One little piece of matter attracted another, then the two attracted some more, etc... None of the pieces cared about where (the direction in space) a new piece of matter came from and, after a while, they built themselves up into something ball-like.

So, even though the planet looks like a ball with a center, it was really the individual pieces of matter that made it all happen. If you pretended that you were a little piece of matter on the surface of the ball, then it's just you and this large ball of little pieces of matter, each pulling you. Mathematically, it looks like you are being pulled to the center.

If you were a little piece of matter in the center, then it's the same kind of thing. All the little pieces of matter in the ball around you are pulling you. But, since they are arranged in a ball (a thing that looks the same, no matter how you rotate it), you are pulled the same all around you. Mathematically, it looks like there is no net pull, so you don't go anywhere.

Edit: Yes, the center of mass would be at the center of a perfect ball planet. If the ball was a little less perfect, the center of mass might be a little off from where it would be in the perfect case.


Well there is plenty of gravity at the center of a (the) planet; there just isn't any significant net gravity. Imagine a very thin perfectly spherical shell of matter. Take ANY point inside that shell (try one about halfway from the center, and draw two straight lines at a small angle through that point to the shell. Imagine those are the sides of a small angle cone. You can easily see that the two pseudo triangles created, are similar triangles, so the triangle side that is a short arc of the shell is proportional to the other sides of the triangle, or the mean (s) of those two (long) sides. So the small elliptical caps on the surface have areas proportional to the square of the mean distance from your point, and so are their masses. So m / s^2 is the same for both of those sections so the net gravity force at that point is zero. A little thought, and you will see that it doesn't matter how small, or how large are the cone angles, or where the point is.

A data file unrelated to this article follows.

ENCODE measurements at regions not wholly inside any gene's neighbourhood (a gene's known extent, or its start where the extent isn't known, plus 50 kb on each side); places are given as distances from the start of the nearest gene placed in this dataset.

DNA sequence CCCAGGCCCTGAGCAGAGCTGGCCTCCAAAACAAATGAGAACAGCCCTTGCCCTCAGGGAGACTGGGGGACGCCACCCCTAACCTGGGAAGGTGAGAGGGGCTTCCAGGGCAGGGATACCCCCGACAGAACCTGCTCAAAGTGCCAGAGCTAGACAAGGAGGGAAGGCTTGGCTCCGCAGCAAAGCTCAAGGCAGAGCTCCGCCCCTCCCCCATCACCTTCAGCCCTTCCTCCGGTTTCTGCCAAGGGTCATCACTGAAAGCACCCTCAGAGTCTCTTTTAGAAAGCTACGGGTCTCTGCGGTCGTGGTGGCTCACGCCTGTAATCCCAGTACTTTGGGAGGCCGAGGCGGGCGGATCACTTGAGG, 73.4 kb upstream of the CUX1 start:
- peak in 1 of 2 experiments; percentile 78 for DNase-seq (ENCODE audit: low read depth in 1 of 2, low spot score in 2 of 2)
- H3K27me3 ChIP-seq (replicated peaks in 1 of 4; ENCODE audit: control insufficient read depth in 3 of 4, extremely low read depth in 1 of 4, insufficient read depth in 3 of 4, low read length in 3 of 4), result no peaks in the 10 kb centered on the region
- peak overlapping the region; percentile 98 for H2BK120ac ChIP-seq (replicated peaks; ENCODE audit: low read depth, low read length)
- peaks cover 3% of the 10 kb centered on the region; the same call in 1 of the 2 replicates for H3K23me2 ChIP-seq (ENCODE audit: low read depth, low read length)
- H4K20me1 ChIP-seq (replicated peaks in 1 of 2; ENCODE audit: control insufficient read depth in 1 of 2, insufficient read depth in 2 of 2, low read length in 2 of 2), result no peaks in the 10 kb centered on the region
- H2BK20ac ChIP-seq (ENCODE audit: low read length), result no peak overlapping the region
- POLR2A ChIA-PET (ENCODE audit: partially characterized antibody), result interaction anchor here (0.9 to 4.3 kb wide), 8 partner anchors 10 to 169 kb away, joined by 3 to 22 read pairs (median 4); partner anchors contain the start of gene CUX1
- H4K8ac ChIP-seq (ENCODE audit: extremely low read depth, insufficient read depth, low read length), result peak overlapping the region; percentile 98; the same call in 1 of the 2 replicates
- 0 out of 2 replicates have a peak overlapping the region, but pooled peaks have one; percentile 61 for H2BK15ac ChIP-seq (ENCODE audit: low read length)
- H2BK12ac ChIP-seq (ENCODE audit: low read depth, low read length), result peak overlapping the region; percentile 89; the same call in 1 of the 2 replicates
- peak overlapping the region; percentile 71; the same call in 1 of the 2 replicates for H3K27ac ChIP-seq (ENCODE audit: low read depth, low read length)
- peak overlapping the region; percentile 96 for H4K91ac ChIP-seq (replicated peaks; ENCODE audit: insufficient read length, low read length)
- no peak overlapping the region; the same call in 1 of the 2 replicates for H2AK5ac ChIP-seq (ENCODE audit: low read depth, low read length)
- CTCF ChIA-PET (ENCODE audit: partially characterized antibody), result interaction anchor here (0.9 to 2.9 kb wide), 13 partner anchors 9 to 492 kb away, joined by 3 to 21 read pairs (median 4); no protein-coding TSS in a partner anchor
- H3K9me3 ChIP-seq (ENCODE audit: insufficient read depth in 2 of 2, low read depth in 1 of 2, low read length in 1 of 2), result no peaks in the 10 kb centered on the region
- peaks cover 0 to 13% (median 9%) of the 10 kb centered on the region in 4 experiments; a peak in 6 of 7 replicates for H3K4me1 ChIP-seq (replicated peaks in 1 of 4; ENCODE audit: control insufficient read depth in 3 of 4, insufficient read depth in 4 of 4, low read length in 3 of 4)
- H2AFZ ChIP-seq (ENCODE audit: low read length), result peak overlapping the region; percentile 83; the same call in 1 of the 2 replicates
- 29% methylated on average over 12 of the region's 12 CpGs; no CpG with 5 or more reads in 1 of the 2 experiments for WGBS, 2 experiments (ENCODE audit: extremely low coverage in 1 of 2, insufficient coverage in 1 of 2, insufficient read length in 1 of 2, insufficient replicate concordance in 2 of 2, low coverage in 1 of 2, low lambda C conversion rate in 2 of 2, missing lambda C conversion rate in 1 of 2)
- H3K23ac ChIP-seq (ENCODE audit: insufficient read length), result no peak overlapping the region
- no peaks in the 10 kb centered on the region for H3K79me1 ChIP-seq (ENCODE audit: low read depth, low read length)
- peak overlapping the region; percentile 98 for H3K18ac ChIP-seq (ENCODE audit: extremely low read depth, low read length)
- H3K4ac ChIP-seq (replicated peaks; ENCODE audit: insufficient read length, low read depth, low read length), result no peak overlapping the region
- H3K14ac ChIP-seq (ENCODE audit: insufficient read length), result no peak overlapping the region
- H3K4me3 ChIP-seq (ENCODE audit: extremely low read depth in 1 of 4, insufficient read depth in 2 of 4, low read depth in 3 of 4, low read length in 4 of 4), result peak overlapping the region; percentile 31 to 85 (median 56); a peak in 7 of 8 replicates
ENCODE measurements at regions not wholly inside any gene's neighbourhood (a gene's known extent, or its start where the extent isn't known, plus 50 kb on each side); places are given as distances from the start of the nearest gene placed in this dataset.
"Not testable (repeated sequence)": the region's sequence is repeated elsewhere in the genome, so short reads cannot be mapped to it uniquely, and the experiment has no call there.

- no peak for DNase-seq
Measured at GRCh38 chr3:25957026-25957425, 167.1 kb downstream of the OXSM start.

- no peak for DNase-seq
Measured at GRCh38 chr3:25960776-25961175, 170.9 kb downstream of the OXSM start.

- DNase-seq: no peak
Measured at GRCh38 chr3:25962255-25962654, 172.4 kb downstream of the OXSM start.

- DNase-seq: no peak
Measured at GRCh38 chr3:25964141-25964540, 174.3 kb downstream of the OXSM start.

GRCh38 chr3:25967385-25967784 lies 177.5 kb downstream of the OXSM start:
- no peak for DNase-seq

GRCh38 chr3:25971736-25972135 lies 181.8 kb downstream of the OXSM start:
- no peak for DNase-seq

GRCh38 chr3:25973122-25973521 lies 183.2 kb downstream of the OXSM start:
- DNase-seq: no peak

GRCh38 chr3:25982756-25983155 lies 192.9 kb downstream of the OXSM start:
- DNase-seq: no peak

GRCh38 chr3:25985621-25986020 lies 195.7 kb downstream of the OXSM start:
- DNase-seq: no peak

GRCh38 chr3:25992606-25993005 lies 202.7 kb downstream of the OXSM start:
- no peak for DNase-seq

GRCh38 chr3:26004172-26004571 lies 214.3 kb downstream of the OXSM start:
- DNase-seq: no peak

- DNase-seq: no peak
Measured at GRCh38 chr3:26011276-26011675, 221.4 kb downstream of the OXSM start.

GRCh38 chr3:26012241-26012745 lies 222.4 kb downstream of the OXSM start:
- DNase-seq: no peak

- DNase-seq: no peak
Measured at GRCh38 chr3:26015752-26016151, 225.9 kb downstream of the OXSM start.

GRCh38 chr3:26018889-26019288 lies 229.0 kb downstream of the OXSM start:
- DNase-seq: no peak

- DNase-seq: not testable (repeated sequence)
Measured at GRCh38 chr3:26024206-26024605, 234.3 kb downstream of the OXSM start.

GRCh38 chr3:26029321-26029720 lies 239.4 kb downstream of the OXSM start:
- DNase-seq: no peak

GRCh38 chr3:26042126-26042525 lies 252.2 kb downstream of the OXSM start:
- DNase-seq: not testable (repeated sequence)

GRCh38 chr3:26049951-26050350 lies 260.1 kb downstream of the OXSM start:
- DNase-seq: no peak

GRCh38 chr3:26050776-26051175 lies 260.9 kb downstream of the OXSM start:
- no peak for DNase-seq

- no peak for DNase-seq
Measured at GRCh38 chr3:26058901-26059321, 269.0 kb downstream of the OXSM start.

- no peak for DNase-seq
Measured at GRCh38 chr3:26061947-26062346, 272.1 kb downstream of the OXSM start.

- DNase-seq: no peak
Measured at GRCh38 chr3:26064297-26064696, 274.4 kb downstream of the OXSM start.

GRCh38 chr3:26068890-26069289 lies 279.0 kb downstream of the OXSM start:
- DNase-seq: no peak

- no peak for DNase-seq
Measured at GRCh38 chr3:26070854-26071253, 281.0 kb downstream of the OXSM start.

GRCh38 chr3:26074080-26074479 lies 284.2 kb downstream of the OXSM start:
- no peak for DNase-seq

"There is NO NET GRAVITATIONAL FORCE inside a spherical shell.

So when you go down inside a planet, the entire mass of the planet OUTSIDE your position produces zero net gravity; but you are being pulled in all directions. Only the sphere inside your radius produces a net measurable gravity.

This is exactly comparable to the fact that there is no net electric field inside a charged spherical conducting shell.

  • $\begingroup$ It's actually an interesting question. If you are being pulled every which way, could you be torn apart by the opposing forces ?? Well, you see, there is no gravitational shield, so gravity can pull right through any material; so those cancelling forces pulling every which way are doing so AT EVERY SINGLE POINT, so no part of you is being pulled in any direction; so you aren't even aware of the effect of all the forces acting on you. $\endgroup$ – user26165 Oct 21 '13 at 1:11

Not the answer you're looking for? Browse other questions tagged or ask your own question.